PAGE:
Thirdly, we can now see how we have to go about investigating the ante-Nicene development. For we have to deal not with one, but with two distinct developments, and not with two developments of the same type, since one is from obscurity to clarity, the other from one kind of clarity to another. (Bernard Lonergan, The Way To Nicea, trans. by Conn O’Donovan, pp. 13, 14.)
[In the above quotation, one can discern an implementation of Hegelian dialectic: thesis-statements about Jesus Christ in the Scriptures; antithesis-development of the very notion of dogma; synthesis-Trinitarian doctrine (i.e the Nicene Creed).]
Newman too affirmed a certain sense of “clarity” concerning the Scriptural witness of the person of Jesus Christ, as attested in the writings of the ante-Nicene Church Fathers and “heretics”. In his Introduction of An Essay on the Development of Christian Doctrine he points out that there was a consensus among the CFs concerning the clear affirmations about Jesus Christ as found in the Scriptures; but then is quick to point out that:
The Catholic Truth in question is made up of a number of separate propositions [as clearly testified within the Scriptures], each of which, if maintained to the exclusion of the rest, is a heresy. In order to prove that all [ANY] the Ante-nicene writers taught the dogma of the Holy Trinity, it is not enough to prove that each still had gone far enough to be only a heretic—not enough to prove that one has held that the Son is God, (for so did the Sabellian, so did the Macedonian), or another that the Father is not the Son, (for so did the Arian), and another that the Son is equal to the Father, (for so did the Tritheist), and another that there is but One God, (for so did the Unitarian)…(John Henry Newman, An Essay on the Development of Christian Doctrine, Notre Dame Press 1989 ed., pp. 14, 15.)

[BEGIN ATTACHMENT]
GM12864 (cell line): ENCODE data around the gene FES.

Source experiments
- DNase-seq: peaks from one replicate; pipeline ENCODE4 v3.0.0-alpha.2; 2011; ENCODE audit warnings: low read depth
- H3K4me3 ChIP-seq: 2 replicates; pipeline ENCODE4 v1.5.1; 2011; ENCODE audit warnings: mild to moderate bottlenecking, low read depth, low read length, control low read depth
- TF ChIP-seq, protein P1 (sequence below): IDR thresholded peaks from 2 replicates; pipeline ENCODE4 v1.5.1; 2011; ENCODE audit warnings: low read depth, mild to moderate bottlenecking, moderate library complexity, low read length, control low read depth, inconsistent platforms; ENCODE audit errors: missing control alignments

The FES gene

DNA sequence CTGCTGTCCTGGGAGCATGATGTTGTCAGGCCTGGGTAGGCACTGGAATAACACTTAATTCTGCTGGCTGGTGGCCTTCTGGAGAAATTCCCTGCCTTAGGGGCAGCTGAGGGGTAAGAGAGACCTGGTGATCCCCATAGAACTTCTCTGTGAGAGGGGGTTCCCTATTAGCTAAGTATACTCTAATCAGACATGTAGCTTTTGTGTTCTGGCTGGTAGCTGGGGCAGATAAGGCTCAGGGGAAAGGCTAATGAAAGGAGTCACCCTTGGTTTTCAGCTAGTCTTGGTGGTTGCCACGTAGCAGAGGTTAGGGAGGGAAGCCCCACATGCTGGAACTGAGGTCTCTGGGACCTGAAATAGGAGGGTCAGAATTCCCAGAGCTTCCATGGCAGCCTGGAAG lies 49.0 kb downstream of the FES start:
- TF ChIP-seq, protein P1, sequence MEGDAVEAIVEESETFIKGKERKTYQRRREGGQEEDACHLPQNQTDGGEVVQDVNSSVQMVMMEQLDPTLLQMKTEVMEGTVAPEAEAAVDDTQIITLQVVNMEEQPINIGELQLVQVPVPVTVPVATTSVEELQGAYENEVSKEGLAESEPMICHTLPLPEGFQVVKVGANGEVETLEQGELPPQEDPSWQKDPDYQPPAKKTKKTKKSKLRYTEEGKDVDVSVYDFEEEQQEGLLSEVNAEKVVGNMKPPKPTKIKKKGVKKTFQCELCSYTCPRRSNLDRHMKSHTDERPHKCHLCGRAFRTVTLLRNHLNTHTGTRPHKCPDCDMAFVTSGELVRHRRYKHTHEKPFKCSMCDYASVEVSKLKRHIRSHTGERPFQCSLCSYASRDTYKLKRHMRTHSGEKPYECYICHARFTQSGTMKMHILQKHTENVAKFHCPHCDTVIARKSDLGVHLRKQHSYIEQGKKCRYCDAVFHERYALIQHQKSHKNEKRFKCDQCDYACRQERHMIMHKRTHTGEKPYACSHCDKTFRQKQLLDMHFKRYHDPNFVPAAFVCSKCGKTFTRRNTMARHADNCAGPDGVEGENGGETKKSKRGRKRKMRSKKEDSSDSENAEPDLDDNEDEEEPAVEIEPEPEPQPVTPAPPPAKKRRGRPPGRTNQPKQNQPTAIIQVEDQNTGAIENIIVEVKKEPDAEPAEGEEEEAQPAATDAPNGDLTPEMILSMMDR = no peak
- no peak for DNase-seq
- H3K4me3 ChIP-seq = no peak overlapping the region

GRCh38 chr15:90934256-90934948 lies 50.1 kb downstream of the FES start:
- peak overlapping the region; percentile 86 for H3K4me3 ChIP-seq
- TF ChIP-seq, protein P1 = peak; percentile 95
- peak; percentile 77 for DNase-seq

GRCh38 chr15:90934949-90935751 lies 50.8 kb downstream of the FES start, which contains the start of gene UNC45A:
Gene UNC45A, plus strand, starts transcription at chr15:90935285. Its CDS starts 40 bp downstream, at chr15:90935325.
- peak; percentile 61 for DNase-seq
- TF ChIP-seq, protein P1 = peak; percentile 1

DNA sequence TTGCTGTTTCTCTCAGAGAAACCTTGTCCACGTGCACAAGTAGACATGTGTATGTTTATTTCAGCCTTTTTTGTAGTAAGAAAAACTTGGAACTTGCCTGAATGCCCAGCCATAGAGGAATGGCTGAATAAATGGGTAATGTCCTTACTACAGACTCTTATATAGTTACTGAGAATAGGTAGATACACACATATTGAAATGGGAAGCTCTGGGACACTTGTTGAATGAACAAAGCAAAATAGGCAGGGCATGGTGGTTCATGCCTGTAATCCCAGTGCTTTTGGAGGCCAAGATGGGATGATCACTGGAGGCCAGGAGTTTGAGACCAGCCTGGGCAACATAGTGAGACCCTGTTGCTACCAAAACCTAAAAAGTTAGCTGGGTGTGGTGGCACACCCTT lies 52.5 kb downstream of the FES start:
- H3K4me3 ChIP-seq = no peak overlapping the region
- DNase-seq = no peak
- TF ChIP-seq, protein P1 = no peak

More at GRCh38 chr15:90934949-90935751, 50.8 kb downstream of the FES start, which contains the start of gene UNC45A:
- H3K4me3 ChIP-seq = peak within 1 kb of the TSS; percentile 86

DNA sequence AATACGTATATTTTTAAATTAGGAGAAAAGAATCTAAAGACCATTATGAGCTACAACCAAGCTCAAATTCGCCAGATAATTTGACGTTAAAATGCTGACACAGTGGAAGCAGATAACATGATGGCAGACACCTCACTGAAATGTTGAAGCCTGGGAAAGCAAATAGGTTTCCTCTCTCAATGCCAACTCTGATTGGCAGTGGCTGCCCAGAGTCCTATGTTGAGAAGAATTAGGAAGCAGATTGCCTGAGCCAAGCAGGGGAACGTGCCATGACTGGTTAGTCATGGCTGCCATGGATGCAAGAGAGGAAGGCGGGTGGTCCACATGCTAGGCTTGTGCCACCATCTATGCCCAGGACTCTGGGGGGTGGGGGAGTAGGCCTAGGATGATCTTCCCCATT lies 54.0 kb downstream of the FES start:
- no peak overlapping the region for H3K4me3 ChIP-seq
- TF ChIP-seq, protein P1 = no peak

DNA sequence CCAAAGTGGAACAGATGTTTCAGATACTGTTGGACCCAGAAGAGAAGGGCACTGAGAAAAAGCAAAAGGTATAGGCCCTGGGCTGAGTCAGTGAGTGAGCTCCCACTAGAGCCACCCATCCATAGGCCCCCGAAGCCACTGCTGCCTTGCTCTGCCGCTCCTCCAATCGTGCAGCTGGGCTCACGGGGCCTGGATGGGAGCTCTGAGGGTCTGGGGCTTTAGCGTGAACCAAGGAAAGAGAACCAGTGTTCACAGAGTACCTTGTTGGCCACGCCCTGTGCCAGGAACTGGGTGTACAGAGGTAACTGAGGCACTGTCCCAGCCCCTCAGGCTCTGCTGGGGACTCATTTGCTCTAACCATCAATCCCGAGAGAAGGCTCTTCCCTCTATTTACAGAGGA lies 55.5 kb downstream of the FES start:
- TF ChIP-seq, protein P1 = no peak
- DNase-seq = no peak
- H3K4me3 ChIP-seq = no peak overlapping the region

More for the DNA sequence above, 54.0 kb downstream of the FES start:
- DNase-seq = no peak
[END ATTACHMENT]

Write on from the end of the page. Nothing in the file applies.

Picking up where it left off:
Newman also wrote:
You have made a collection of passages from the Fathers, as witnesses in behalf of your doctrine that the whole Christian faith is contained in Scripture, as if, in your sense of the words, Catholics contradicted you here. And you refer to my Notes on St. Athanasius as contributing passages to your list; But, after all, neither you, nor I in my Notes, affirm any doctrine which Rome denies. Those Notes also make frequent reference to a traditional teaching, which (be the faith ever so contained in Scripture), still is necessary as a Regula Fidei, for showing us that it is contained there; vid. Pp. 283-431; and this tradition, I know, you uphold as fully as I do in the Notes in question. In consequence, you allow that there is a two-fold rule, Scripture and Tradition; and this is all that Catholics say. How, then do Anglicans differ from Rome here? I believe the difference is merely one of words…(John Henry Newman, Certain Difficulties Felt By Anglicans In Catholic Teaching Considered, vol. 2, pp. 11, 12.)
For the vast majority those who embrace the NT as the word of God, who argues over Jesus Christ as “the Son of God”; as the promised “Messiah”; as the “only-begotten God”; et al.—as such, one should be able to ascertain that the issue is NOT over whether or not there are “clear” teachings/statements concerning the person of Jesus Christ within the pages of the Scriptures (there are many), but rather, whether or not the clarity is such to bring the reader to the doctrine of the Trinity apart from development/tradition (it never has).
Grace and peace,